But supporters say they won't give up and will pursue the proposed constitutional amendment until voters have a chance to decide the issue at the ballot box.
``I think it's still needed,'' said Rick Carpenter of Tulsa, spokesman for the citizens group Oklahomans in Action, which spearheaded the initiative petition drive. ``Interpretations of the law can change. Codifying the law is a good idea.''
The initiative petition was delivered to the state's highest court in January after the Secretary of State's Office verified that 163,375 signatures had been collected. The group needed 117,101 signatures to get the issue on a statewide ballot.
But the measure, State Question 729, remains in the Supreme Court, where a coalition of business groups led by The State Chamber has challenged it.
``Our eminent domain law is working,'' said Ronn Cupp, vice president of The State Chamber. ``Our position is we don't need it.'' Other organizations involved in the legal challenge are the Oklahoma City Chamber of Commerce and the Oklahoma Professional Economic Development Council.
Opponents are concerned that changing eminent domain guidelines might interfere with urban renewal projects where blighted areas were condemned to make way for private commercial or residential development in the state, like University of Oklahoma Health Sciences Center in Oklahoma City.
Supporters hope to resolve the challenge in time for the November general election.
Eminent domain is a legal term that refers to the lawful power of the state to expropriate private property without the owner's consent, either for its own use or on behalf of a third party.
It is most commonly used by government when property is needed for a public project, like a road, and the owner of the required property is unwilling to negotiate a price for its sale.
Opponents of eminent domain were energized last year after the U.S. Supreme Court allowed the use of eminent domain in Connecticut to take property and give it to a private party for economic development.
The case, entitled Kelo v. City of New London, Conn., said the U.S. Constitution allows governments to condemn private property if its development would benefit an economically distressed city.
``I think there's been a great deal of concern over the Kelo case,'' said Bruce Niemi of Tulsa, head of Protect Our Homes. ``Blight has always been kind of a term of urban planners to just go in wholesale and destroy neighborhoods. But one person's blight might be somebody else's long-term home.''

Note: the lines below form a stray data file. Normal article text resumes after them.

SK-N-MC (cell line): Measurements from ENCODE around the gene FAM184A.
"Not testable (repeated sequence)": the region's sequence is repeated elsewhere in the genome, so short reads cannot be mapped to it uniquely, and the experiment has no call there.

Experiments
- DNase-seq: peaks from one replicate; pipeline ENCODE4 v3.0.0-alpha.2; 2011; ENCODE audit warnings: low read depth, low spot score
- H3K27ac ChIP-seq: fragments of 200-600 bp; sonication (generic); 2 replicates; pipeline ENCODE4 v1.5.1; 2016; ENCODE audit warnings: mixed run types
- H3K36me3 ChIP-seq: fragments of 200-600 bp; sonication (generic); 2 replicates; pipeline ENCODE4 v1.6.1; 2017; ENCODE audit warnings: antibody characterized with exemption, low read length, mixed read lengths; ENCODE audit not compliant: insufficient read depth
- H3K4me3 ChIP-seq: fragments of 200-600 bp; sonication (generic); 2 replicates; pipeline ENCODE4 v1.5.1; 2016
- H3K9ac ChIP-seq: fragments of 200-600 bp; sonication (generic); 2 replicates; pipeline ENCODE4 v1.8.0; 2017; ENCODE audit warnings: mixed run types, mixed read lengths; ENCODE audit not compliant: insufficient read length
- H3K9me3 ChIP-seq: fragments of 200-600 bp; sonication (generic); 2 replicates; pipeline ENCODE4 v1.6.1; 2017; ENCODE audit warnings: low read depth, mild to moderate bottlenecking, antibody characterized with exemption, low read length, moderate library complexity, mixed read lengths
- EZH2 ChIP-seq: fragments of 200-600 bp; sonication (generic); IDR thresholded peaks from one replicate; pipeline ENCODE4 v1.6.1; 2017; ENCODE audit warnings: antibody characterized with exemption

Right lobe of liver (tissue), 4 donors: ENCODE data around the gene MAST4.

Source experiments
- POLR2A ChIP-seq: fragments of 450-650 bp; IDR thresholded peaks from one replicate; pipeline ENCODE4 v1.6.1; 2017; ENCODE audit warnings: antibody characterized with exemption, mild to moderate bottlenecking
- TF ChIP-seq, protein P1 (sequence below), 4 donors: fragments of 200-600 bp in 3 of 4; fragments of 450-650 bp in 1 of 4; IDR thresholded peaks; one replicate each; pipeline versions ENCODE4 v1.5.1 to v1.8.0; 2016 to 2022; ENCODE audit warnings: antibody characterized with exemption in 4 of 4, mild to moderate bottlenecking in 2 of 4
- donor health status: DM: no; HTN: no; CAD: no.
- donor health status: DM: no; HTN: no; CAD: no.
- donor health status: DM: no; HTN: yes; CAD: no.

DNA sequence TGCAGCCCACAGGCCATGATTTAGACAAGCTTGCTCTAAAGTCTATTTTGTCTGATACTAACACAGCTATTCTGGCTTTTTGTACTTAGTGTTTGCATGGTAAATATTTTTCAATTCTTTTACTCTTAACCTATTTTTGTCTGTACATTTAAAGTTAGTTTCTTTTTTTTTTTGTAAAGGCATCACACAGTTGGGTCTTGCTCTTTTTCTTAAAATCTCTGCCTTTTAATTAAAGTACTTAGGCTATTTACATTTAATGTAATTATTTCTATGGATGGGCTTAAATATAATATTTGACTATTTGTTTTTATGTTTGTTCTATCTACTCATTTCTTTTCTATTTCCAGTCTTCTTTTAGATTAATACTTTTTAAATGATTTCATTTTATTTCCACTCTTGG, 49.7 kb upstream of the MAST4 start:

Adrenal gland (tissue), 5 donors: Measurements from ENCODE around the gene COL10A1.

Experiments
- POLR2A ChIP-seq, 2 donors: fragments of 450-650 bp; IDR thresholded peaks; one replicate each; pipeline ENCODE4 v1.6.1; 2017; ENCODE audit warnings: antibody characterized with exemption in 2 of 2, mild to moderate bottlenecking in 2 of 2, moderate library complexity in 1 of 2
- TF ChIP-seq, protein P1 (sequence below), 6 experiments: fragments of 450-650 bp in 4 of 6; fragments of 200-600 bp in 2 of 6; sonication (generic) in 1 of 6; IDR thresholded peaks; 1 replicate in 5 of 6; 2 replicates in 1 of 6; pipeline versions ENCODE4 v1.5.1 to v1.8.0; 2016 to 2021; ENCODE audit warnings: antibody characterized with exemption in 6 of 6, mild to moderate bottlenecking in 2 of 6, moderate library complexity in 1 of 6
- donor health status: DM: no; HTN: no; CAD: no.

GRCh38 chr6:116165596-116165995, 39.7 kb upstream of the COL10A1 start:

The initiative petition would prohibit state and local governments from condemning private property under eminent domain when it intends to transfer the property to a person, business or corporation for economic development.
Government could still use eminent domain to condemn private property for purposes of public use and to clean blighted areas.
New questions were raised about the initiative petition last week when the Oklahoma Supreme Court handed down a 22-page decision in which justices said economic development alone cannot be construed as a ``public purpose'' that justifies the seizure of property by public entities.
The Supreme Court ruled it is unconstitutional to acquire private property for right of way easements for water pipelines, two of which would solely service Energetix, a private electric-generating plant proposed for construction and operation in Muskogee County.
``The court was pretty strong,'' said Cupp of The State Chamber. ``It basically said, Muskogee County, you can't do this for economic development. That was really a reaffirmation of what we said since Kelo came out. We're not like Connecticut.''
Supporters of the initiative petition agreed that the high court's decision was a victory for citizens who want to rein in government's eminent domain powers.
``It certainly supports the goals of the eminent domain petition,'' Niemi said. The decision indicates that eminent domain guidelines in the Oklahoma Constitution are tougher than the U.S. Constitution's 5th and 14th amendments' prohibition against the taking of private property for public use without due process and just compensation.
But Niemi said a court's interpretation of the law can change over time as priorities and members of the court change. He also said the decision did not address issues where government acts as a middle man and acquires property that is then turned over to private developers, as in the Kelo case.
``We do feel that there is still a need,'' said Pat Highland of Tulsa, a member of Oklahomans in Action. ``Anytime you're dealing with landowners, you have all kinds of issues. We need solid laws on the books.''
The eminent domain petition is one of two that Oklahomans in Action have pending before the Supreme Court. The other is the so-called taxpayers bill of rights in which state government spending is limited to increases in population and inflation.
Like eminent domain, the TABOR petition is being challenged. In both cases, opponents allege the initiative petition drives were funded primarily by out-of-state anti-tax organizations in violation of state law.
The state Constitution requires anyone who circulates an initiative petition to be a qualified elector of the state, meaning at least 18 years old and a resident. Signatures taken by an unqualified circulator can be thrown out.